MS, Virginia Woolf and the Raverats


He was slowly dying from MS. His renewed friendship with the writer Virginia Woolf sustained him in the final years.

More than one hundred years ago, the French artist Jacques Raverat and his wife Gwen, née Darwin, a wood engraver and granddaughter of the evolutionist, moved to southern France in hopes of slowing the progression of his multiple sclerosis.

While living in Vence, away from the orbit of the Bloomsbury Group, Jacques revived his friendship with Virginia Woolf through a series of extraordinary letters, invigorating and comforting him up to his death aged 40 in 1922.

The lively correspondence between Jacques and Virginia – with Gwen acting as a scribe when he could no longer write – touches on gossip about mutual acquaintances (will Maynard Keynes marry his new love Lydia Lopokova?) and veers onto Woolf’s sapphism, religion and revisits the past.

But for those reading more closely the exchanges reveal much more: an insight into the relentlessness of his disabling disease; the toll it extracts and, in the face of looming death, how an artist can live best while slowly dying. 

Jacques was a French student in his early 20’s at Cambridge University when he began to be overwhelmed with excessive fatigue, which led him to drop out in 1908.

Over the next couple of years, he began to experience symptoms known all too well to MSers, such as recurrent difficulties walking, balance problems and painful leg spasms which meant he could no longer hike with close friends like the poet Rupert Brooke or the writer Andre Gide.

Jacques Raverat by Gwen Raverat around 1912

Doctors were consulted, but they also were left mystified. One suggested rest, another milk, while Dr JM Bramwell, one of Britain’s leading hypnotists, claimed he had ‘cured’ Jacques after ministering to his ‘subliminal self’.

In 1911, Jacques married Gwen Darwin who he had met at art school. She was aware of his ‘nervous’ episodes, but was not overly concerned. She had grown up in the Darwin family where it was a “distinction and a mournful pleasure to be ill.

However, six months into her marriage, Gwen wrote to her mother about Jacques: “It is so difficult to understand his health and his nerves: they puzzle me more and more, I feel awfully stupid taking care of him.”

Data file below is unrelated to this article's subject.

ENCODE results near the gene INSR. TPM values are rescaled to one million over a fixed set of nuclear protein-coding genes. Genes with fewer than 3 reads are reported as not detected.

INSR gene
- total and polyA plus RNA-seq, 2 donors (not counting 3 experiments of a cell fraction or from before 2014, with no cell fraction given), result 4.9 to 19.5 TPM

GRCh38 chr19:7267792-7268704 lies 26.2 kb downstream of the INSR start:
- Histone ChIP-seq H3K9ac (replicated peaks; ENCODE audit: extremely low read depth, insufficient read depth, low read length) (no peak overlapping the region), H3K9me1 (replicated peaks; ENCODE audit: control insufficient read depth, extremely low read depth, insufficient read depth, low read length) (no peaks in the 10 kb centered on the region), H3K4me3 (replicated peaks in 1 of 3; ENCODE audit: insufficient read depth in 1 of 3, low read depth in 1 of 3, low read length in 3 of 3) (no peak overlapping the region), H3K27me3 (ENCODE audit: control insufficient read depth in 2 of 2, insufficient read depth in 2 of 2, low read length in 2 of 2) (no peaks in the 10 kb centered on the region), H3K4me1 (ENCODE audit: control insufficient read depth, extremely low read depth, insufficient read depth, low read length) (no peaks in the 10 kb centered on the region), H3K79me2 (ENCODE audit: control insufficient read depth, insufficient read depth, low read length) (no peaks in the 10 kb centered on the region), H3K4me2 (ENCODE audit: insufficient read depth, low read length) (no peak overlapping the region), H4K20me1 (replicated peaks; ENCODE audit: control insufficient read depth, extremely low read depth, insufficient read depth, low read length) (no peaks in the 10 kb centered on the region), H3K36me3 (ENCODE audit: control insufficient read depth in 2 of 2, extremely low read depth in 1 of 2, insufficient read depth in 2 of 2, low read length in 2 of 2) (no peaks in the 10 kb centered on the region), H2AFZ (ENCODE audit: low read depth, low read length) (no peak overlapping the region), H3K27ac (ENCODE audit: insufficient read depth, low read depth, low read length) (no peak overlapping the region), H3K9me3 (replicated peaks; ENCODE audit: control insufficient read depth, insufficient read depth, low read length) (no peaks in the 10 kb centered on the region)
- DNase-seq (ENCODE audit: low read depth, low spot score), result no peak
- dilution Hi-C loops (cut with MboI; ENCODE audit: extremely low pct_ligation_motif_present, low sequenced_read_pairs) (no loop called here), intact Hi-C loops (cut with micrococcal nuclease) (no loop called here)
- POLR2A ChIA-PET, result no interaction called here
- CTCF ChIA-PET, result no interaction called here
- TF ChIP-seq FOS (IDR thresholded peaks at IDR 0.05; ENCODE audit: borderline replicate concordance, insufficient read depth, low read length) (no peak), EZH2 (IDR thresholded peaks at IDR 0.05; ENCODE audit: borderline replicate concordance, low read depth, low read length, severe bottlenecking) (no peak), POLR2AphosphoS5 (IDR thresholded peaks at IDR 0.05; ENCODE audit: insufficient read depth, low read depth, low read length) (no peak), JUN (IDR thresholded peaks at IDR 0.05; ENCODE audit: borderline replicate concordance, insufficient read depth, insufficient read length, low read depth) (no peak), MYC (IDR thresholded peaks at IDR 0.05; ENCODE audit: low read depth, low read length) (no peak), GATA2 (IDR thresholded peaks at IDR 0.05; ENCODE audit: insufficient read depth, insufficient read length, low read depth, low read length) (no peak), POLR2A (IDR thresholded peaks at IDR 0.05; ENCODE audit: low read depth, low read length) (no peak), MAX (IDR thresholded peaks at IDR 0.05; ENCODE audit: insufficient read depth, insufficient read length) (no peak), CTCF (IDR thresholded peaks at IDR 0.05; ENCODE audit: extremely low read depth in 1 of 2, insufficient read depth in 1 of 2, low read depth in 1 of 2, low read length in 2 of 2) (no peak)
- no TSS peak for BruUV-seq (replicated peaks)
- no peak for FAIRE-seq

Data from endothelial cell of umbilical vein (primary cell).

At the outbreak of WWI Jacques attempted to enlist in the French army, but was immediately rejected on health grounds. This led to a diagnosis of disseminated sclerosis – as MS was known then – by renowned Queen Square neurologist James Risen Russell.

James Russell, pioneering neurologist and one of UK’s first black consultants

While Jacques was relieved on one hand to hear a definitive diagnosis, it led to a period of acute depression. This was hardly surprising. A century ago experts had little knowledge of his disease – and no way to treat it.

“The therapeutic prospects in disseminated sclerosis are gloomy in the extreme,” wrote Russell in TC Allbutt’s A System of Medicine. “No medicinal agent has the slightest effect in arresting the disease, or of retarding its progress.”

Gradually, Jacques mood began to lift. He could only take a few steps, but he could still paint. “So long as there remains to me a hand and eye…” he wrote to Gide.

By 1920, the lure of a more favourable climate led Jacques, Gwen and their two daughters to move to Vence. By now Jacques had to be carried everywhere and his right hand was steadily weakening.

He also was growing more detached from life, retreating more often into his painting and books. As for doctors, he no longer consulted them for they only “tell me to rest and I am anyhow spending 18 hours out of 24 in bed,” he wrote.

Raverat in Vence

It was then in 1922, after a silence of ten years, that Jacques and Woolf began to exchange letters.

The two had met years earlier and held deep affection for each other. She called him the ‘Volatile Frog’; he said she had beauty, wit and a “queer streak of genius somewhere.”

The initial exchange at first is almost formal. But soon Jacques and Woolf are very much at ease – exchanging news, debating the difference between painting and writing and discussing illness and mortality.

What also makes these letters so remarkable, is not just how clever and lighthearted they are (this is Woolf, one of the 20th centuries best novelists, writing after all), but the circumstances under which they were composed.

“Death hovers around everything they write to each other, if not on the surface, then close to it,” writes William Pryor, the Raverat’s grandson.

Yet the tedium and horrors of living daily with the disease do not overwhelm their correspondence. Instead “they serve as a profound affirmation of life, spirit and art,” writes Kimberly Engdahl Coates.

For Woolf, too, was familiar with illness having endured periods of depression and bouts of influenza in the past. She knew what it was like to be a patient.

This kinship means Jacques can write: “Being ill is sometimes almost intolerable, but I rather despise the people that aren’t – don’t you? I’m sure we have a finer sensitiveness and a keener appreciation of life.”

It also creates a crucial bond between the two. With Jacques, Woolf is more compassionate, honest and less persistently egoistic compared to her correspondence with more intimate friends, according to Pryor, editor of Virginia Woolf and the Raverats: A Different Sort of Friendship. “She is putting on less of a performance,” he writes.